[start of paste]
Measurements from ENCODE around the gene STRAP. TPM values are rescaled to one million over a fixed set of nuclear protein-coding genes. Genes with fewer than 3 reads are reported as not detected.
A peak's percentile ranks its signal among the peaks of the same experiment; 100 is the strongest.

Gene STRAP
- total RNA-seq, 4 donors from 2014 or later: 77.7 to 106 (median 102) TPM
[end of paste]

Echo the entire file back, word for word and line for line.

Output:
Measurements from ENCODE around the gene STRAP. TPM values are rescaled to one million over a fixed set of nuclear protein-coding genes. Genes with fewer than 3 reads are reported as not detected.
A peak's percentile ranks its signal among the peaks of the same experiment; 100 is the strongest.

Gene STRAP
- total RNA-seq, 4 donors from 2014 or later: 77.7 to 106 (median 102) TPM